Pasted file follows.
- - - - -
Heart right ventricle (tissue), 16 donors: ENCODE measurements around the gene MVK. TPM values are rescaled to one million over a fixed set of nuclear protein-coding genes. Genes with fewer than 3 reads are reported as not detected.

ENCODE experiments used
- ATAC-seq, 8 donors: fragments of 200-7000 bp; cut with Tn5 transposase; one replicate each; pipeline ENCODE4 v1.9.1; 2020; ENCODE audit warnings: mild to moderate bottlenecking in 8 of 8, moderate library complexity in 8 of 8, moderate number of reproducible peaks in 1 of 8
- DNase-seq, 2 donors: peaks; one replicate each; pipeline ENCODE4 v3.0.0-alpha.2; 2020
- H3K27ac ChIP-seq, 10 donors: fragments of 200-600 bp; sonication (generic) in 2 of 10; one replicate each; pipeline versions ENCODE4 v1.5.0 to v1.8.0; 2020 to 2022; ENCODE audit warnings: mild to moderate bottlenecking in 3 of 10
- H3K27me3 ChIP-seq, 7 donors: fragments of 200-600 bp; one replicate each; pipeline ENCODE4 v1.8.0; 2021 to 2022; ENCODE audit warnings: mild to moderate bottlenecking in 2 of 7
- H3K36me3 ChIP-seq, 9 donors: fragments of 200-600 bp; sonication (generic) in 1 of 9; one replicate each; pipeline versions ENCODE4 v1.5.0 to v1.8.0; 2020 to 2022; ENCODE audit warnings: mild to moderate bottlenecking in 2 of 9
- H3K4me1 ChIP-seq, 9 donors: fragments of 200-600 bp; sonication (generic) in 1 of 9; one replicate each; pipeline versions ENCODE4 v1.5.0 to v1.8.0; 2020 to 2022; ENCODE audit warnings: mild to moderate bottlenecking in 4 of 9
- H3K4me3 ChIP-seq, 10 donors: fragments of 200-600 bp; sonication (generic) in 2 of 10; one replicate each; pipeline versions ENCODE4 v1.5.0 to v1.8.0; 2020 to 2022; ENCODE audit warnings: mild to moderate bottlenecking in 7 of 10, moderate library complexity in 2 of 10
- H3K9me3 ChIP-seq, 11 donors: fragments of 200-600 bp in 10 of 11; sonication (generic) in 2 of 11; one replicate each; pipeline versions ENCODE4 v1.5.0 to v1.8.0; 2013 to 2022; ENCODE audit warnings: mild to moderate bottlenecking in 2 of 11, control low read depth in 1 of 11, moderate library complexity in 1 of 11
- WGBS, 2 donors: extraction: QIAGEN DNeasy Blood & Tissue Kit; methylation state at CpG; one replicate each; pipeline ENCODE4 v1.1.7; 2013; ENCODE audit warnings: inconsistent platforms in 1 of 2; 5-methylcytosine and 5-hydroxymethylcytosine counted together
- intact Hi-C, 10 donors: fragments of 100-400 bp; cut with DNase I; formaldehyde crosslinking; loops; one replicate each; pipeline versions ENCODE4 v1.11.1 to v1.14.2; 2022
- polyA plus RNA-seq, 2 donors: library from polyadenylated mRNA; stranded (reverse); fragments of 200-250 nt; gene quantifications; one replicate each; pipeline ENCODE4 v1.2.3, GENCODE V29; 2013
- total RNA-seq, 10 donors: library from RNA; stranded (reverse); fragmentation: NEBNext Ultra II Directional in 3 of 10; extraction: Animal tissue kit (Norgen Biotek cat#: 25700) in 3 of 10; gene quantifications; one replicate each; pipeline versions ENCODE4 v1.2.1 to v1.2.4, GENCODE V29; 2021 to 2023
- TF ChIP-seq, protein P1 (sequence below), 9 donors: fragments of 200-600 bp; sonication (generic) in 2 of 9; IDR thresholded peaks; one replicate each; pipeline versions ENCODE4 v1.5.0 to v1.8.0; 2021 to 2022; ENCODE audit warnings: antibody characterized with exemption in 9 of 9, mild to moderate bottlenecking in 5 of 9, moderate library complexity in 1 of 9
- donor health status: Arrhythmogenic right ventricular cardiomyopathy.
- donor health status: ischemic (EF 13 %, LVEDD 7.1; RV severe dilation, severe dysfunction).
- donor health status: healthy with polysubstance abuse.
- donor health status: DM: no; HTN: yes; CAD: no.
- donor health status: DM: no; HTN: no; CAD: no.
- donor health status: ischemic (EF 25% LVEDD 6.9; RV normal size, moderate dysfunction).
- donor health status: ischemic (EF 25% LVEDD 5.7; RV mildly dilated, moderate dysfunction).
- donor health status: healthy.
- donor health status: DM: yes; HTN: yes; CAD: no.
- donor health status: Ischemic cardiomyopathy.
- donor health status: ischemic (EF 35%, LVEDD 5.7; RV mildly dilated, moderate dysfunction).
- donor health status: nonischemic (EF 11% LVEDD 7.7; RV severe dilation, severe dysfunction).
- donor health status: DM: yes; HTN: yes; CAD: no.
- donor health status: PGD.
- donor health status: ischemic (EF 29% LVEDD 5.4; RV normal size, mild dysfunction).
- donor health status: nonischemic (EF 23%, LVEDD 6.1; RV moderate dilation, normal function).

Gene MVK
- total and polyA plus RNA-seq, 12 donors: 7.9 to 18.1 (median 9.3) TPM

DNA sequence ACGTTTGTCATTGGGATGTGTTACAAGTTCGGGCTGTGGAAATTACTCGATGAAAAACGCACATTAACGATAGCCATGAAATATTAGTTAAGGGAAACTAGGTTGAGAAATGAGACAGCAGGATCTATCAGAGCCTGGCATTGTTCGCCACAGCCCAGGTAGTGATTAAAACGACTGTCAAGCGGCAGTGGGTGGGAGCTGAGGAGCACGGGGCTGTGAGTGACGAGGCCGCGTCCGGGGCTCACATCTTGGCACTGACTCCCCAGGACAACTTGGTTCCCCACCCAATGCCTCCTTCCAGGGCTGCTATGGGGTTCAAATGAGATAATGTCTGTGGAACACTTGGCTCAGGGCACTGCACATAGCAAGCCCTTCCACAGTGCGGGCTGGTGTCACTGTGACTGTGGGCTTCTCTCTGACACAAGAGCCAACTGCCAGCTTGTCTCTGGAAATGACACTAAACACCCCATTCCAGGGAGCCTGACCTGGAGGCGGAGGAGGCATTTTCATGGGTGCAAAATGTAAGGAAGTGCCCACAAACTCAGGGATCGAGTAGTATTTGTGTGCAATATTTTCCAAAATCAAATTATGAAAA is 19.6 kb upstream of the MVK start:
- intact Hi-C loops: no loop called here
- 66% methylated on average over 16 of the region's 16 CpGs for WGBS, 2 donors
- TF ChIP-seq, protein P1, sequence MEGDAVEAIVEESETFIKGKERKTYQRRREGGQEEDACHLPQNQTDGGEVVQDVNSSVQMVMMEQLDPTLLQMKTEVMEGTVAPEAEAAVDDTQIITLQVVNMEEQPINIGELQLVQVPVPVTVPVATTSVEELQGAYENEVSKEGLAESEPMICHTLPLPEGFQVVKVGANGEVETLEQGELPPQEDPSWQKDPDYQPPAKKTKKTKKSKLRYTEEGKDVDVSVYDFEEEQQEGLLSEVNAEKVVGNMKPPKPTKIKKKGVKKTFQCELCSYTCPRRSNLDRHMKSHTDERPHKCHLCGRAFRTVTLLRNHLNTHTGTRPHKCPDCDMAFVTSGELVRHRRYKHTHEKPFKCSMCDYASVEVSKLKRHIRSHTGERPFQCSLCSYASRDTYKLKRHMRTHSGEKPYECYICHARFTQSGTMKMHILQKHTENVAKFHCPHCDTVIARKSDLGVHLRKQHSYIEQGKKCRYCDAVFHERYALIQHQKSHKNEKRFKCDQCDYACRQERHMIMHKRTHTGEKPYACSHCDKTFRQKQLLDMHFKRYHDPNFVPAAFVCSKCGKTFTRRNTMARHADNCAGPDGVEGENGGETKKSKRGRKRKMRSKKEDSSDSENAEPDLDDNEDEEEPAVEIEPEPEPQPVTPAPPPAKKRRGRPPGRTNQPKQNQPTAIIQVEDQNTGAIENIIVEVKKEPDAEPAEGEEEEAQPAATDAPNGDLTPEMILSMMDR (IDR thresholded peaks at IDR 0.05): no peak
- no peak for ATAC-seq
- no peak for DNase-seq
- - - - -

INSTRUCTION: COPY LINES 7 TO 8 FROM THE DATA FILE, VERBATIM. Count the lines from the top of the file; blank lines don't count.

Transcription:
- H3K36me3 ChIP-seq, 9 donors: fragments of 200-600 bp; sonication (generic) in 1 of 9; one replicate each; pipeline versions ENCODE4 v1.5.0 to v1.8.0; 2020 to 2022; ENCODE audit warnings: mild to moderate bottlenecking in 2 of 9
- H3K4me1 ChIP-seq, 9 donors: fragments of 200-600 bp; sonication (generic) in 1 of 9; one replicate each; pipeline versions ENCODE4 v1.5.0 to v1.8.0; 2020 to 2022; ENCODE audit warnings: mild to moderate bottlenecking in 4 of 9